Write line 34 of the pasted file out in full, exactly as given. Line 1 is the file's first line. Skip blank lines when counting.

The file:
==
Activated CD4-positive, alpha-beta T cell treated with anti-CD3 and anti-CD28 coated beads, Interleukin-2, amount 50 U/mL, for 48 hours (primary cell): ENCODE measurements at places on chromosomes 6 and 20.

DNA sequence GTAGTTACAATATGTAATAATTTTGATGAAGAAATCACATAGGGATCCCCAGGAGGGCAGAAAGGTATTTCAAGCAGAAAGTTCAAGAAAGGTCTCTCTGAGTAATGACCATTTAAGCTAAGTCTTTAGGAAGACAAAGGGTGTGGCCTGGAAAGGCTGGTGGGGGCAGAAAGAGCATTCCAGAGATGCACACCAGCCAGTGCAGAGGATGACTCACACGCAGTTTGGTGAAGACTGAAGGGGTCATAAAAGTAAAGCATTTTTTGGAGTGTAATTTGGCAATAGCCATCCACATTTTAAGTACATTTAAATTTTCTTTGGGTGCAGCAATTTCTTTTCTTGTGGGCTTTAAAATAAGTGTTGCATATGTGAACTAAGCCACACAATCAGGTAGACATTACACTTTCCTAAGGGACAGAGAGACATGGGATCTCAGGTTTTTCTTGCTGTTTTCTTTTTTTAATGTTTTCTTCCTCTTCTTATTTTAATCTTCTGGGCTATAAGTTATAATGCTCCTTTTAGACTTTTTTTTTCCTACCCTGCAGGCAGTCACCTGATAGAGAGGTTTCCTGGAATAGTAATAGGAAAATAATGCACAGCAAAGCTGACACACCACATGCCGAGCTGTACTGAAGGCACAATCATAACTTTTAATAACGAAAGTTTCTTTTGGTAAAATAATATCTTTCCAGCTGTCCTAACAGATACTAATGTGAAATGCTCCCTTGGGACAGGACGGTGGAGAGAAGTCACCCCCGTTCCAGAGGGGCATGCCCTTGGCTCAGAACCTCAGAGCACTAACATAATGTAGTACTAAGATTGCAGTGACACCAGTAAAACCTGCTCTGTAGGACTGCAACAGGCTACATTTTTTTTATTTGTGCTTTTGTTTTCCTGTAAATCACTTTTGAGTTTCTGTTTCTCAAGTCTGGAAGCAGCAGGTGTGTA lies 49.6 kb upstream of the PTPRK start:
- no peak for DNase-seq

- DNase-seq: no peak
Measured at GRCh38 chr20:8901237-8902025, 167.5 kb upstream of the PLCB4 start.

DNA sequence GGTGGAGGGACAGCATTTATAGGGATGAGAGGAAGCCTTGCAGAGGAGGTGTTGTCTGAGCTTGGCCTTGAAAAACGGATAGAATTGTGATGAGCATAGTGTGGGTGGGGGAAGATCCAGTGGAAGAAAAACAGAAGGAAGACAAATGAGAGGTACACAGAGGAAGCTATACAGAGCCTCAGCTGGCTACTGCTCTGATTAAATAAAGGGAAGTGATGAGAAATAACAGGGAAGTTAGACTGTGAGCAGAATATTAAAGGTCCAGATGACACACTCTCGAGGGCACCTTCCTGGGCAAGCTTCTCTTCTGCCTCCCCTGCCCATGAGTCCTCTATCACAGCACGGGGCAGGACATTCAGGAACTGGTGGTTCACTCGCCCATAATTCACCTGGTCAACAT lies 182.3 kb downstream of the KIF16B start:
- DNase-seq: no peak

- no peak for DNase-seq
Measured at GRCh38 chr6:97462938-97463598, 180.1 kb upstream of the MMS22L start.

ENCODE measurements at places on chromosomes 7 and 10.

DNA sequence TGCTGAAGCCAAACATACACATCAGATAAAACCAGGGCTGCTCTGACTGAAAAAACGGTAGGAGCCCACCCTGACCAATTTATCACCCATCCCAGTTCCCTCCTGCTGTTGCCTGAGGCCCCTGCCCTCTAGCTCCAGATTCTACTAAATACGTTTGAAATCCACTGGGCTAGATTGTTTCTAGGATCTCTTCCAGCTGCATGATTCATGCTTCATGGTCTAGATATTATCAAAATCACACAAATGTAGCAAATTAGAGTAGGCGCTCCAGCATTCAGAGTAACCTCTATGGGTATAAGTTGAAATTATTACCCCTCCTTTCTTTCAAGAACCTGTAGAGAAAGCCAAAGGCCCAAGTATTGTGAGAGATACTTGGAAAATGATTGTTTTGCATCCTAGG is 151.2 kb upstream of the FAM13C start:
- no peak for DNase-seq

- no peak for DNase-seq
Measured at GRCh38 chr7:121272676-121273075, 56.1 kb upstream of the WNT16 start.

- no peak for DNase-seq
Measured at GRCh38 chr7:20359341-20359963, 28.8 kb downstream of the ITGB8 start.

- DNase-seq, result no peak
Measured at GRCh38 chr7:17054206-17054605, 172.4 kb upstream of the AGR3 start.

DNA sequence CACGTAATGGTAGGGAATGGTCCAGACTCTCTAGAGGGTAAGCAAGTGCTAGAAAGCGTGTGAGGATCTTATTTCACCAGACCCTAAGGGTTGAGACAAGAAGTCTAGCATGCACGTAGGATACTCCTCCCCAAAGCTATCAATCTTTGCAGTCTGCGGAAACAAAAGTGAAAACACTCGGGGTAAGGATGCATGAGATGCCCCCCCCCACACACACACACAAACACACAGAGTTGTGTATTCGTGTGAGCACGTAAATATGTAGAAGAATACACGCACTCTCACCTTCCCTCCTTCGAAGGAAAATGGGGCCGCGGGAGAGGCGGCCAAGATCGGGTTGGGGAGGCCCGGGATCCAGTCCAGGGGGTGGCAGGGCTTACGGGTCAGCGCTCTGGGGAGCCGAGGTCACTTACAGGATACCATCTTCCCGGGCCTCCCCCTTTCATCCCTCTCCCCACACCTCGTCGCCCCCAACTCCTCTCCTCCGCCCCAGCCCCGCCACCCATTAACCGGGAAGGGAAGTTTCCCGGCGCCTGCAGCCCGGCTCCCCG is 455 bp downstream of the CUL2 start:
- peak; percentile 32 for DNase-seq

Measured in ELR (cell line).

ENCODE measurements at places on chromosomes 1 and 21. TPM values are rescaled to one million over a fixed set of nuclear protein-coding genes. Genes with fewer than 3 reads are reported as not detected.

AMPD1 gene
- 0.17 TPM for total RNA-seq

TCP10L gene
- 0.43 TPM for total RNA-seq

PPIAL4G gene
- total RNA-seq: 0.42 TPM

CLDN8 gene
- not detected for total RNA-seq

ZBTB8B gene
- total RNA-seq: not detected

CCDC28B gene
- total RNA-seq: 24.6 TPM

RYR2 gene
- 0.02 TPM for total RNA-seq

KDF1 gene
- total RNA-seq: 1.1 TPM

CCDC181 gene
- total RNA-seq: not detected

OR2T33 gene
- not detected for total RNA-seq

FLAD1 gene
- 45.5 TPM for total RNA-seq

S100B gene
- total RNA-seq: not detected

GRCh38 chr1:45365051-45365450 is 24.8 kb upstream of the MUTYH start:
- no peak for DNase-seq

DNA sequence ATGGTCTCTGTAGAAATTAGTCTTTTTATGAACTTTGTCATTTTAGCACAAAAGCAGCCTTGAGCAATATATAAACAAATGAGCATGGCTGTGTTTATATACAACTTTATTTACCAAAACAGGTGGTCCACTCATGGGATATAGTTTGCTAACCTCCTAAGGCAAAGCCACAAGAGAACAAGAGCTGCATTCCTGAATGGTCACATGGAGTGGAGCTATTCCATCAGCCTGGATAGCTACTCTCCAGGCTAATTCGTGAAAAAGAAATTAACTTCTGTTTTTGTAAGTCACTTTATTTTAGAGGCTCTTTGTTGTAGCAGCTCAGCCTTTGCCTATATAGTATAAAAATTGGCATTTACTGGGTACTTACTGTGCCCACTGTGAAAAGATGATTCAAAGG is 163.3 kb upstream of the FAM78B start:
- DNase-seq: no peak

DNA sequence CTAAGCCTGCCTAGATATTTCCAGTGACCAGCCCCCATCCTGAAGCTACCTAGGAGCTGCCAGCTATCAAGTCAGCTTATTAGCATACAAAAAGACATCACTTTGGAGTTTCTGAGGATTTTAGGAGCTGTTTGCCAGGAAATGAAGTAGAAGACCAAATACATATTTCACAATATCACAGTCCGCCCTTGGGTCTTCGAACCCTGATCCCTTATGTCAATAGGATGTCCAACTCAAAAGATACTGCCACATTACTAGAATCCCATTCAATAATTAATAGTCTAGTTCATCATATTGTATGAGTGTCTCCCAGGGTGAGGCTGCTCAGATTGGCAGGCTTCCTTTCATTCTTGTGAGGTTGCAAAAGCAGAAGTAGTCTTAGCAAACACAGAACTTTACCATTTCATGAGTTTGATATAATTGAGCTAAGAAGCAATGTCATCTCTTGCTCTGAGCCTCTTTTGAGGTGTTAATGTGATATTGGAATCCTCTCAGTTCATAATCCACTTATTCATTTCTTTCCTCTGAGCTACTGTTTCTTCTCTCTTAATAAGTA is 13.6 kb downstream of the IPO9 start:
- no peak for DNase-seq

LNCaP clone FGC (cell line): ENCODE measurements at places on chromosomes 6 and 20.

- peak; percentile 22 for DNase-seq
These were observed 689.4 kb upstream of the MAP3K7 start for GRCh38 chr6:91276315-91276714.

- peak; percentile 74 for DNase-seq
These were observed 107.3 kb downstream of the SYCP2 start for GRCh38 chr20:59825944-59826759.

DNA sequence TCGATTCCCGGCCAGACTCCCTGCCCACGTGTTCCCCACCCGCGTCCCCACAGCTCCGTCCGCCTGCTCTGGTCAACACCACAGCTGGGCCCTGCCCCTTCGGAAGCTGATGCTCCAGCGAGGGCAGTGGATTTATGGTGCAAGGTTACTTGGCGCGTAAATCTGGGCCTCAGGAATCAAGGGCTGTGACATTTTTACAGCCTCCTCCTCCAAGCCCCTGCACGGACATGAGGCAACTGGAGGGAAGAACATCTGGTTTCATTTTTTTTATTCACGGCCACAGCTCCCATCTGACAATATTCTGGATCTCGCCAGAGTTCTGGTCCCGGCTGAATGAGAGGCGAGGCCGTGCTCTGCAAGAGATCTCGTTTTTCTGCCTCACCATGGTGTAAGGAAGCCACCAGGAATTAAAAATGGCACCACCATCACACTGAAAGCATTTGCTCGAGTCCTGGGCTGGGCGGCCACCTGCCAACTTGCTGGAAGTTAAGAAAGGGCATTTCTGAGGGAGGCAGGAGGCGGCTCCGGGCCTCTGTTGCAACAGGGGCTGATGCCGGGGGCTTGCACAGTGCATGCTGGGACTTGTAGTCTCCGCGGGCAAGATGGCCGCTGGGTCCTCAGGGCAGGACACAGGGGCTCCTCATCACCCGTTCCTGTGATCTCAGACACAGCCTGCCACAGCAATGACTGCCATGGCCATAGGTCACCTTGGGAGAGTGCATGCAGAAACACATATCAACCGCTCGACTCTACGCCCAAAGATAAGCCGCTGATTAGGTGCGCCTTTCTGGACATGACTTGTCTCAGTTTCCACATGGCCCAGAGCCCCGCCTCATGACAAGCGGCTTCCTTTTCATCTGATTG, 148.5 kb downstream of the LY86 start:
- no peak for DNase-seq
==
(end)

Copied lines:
- total RNA-seq: 24.6 TPM